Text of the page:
Smilodon, Saber-Tooths, and Tigers…Oh My!
How Smilodon became saber-toothed tigers—and why they're really saber-toothed cats
Published August 29, 2023
One of the most common questions asked at La Brea Tar Pits is why we don’t call Smilodon a "Saber-toothed Tiger.” There is no single explanation for this, rather it was a series of cultural associations which resulted in this common, but inaccurate name.
The earliest naturalists, paleontologists, and artists were trying to understand these extinct Felids, the Family that all cats belong to. The group we call Saber-toothed Cats, the Machairodontinae, is a subfamily of the Felidae that went extinct by the end of the Pleistocene. Tigers (Panthera tigris) belong to the subfamily Pantherinae, which includes all the true big cats such as lions, leopards, jaguars, and snow leopards.
Many of the common names we use for cats have broad associations such as “panther” “wild cat” or “leopard” (such as “snow leopard” and “clouded leopard”) and these names do not indicate close relationships but instead are more descriptive of what the animal looks like. When fossils of Saber-toothed Cats were discovered, scientists attempted to compare them with animals that they were more familiar with. Tigers are amongst the oldest of the big cats, they are the largest cats alive today, and have the biggest teeth.
The first Saber-toothed Cat fossils were found in places like Turkey, Brazil, and North America. Some of these fossils were misidentified as other carnivores at first such as hyenas and bears, and mistaken identities became a recurring theme with these strange felines. Early scientists called them Machairodus, a “wastebasket taxon” that most Saber-toothed Cats were lumped into. When a Smilodon tooth was discovered at the Hancock Asphalt Quarry at Rancho La Brea in 1875, it was first identified as a “species of Machairodus” by geologist William Denton.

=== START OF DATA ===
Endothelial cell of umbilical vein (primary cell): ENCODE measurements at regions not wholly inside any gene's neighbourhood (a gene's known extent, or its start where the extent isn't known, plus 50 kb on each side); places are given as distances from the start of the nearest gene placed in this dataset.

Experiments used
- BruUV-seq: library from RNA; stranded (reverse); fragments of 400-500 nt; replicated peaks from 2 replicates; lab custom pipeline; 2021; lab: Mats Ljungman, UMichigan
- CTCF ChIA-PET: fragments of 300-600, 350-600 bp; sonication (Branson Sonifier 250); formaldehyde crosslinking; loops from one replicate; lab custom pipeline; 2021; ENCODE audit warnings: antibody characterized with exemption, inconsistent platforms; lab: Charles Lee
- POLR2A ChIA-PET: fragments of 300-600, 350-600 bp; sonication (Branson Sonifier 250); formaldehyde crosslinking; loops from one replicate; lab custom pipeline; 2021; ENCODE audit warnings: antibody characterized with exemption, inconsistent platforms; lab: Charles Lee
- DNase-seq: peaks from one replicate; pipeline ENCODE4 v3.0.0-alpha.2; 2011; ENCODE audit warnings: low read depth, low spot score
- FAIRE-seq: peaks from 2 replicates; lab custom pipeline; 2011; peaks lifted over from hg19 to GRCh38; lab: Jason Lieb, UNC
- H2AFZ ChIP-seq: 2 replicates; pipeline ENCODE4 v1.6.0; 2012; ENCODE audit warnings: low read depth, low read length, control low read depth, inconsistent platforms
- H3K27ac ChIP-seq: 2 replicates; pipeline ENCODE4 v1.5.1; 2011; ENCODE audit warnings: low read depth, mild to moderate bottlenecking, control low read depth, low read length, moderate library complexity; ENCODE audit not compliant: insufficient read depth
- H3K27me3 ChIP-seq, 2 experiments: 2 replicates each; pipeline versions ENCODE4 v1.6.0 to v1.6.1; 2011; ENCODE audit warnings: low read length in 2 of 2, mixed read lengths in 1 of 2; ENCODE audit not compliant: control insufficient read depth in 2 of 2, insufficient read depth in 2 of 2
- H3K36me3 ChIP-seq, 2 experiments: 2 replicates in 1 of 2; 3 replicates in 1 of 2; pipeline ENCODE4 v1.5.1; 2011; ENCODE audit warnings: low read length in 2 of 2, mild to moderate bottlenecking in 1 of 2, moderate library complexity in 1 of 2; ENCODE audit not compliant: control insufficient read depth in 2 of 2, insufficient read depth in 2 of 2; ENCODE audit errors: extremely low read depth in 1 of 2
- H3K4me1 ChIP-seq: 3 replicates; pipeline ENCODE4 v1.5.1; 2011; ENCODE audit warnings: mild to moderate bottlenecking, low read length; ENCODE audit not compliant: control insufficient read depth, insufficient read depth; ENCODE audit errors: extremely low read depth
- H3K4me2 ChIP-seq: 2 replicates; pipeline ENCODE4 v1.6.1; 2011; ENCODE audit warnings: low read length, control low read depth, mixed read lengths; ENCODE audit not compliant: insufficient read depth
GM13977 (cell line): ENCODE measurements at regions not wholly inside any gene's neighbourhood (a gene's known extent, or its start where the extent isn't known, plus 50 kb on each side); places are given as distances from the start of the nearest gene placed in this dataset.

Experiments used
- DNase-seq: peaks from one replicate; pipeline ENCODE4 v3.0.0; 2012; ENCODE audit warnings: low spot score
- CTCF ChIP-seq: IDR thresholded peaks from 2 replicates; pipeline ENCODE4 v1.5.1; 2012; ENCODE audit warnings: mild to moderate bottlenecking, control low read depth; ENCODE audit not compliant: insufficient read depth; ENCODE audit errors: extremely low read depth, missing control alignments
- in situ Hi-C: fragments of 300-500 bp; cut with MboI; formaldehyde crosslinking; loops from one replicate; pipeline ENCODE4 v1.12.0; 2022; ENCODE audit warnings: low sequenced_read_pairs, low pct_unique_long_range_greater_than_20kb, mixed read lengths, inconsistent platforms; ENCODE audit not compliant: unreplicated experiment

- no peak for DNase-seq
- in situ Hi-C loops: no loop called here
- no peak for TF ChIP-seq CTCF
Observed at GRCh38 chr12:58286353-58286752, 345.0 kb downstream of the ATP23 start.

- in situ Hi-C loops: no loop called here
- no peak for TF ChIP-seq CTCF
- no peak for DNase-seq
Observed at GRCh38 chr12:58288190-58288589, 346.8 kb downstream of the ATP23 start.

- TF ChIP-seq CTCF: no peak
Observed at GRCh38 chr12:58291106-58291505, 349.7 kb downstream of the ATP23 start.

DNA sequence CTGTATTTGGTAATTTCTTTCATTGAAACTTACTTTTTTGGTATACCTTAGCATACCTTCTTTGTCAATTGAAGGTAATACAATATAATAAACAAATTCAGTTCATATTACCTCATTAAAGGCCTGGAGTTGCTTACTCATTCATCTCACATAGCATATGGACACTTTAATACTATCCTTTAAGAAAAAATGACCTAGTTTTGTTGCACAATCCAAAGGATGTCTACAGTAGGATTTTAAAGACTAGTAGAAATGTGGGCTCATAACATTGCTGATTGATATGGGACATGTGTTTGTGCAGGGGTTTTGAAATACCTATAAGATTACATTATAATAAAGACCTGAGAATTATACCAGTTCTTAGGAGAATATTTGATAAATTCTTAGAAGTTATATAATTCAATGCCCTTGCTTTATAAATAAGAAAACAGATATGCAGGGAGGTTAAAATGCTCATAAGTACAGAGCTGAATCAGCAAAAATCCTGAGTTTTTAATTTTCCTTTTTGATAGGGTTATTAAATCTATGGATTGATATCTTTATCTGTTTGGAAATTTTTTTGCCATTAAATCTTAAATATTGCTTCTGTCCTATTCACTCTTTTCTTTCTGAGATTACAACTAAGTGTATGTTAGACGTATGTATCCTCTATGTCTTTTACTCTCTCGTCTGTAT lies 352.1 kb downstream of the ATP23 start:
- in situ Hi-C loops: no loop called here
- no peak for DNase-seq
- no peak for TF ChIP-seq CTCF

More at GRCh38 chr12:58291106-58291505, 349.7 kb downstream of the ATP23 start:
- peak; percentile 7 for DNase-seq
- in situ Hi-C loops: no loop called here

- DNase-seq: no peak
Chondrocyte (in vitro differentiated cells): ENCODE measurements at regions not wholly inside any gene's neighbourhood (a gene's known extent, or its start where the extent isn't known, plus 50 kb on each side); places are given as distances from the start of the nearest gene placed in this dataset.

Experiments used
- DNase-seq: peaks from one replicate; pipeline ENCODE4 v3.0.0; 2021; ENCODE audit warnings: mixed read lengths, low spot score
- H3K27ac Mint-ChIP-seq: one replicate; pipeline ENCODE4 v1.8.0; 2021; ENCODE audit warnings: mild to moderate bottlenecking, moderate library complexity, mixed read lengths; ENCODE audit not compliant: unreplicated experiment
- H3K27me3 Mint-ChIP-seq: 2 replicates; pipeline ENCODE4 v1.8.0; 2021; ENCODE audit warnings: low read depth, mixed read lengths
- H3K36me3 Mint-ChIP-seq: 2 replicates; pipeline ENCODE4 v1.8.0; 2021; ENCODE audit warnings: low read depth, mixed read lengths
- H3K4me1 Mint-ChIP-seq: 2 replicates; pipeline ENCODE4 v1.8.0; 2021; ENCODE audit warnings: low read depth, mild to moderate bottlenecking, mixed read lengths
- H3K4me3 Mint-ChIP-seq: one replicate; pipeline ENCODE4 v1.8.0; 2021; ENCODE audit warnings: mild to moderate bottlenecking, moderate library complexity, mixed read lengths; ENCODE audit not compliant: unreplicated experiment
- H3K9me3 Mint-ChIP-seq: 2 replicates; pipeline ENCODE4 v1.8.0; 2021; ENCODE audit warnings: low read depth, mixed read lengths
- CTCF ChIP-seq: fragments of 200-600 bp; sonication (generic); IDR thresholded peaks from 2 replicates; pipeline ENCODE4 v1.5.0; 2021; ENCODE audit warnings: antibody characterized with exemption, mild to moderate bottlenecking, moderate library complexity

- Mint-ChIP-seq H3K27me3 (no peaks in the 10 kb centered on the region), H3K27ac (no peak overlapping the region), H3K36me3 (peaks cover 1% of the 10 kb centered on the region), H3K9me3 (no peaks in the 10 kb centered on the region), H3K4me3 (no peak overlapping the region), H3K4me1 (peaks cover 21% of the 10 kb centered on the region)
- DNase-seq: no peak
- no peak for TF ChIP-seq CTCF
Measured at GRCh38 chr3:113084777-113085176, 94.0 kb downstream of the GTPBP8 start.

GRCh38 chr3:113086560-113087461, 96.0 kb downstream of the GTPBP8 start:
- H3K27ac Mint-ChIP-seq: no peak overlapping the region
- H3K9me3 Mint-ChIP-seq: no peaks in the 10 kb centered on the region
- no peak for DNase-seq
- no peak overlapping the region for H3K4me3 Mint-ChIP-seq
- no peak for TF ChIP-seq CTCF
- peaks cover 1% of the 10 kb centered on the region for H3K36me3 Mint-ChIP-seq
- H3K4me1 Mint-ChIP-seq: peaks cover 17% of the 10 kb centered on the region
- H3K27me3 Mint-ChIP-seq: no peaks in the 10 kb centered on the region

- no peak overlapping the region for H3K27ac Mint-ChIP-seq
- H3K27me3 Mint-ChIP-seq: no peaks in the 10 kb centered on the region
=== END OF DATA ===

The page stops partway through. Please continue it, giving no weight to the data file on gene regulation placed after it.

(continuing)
Benjamin Waterhouse Hawkins, an early naturalist who depicted dinosaurs and other extinct animals in sculpture at an exhibition at the Crystal Palace, also made his attempt to depict these foreign-looking felines in the mid 19th century. His lithograph “Struggles of Life Among the British Animals of Primeval Times” from 1853 depicts two Saber-toothed Cats attacking an extinct hippopotamus, and a third being swung around by the trunk of a mammoth. These were labeled “Scimitar-toothed Lions” and nearby a “cave tiger” stalks an extinct ox. So the labels of “Saber-toothed Tiger” and “cave lion” in some of these early images are reversed.
Late 19th and early 20th century artists began depicting extinct Saber-toothed Cats as tigers, crouching and stalking prey because some of them were assumed to be ambush predators as well. These scientists were basing their assumptions on what modern animals they had to compare them to. For example, the Thylacine sometimes called a “Tasmanian tiger” with its stripes and large jaw gape. Even though it was a marsupial, and was still alive at the time of many of these earliest works of paleoart, they still were assigned the label of “tiger” because of their stripes, even though they had no close genetic relationship.
“Sabellowe” F. John, Germany 1903
"Sabre-toothed Tiger and Cave Lion" Alice B Woodward, 1910
Early restoration of Machairodus, a genus of saber-toothed cat from the late Miocene, with tiger-like markings. Lancelot Speed, 1905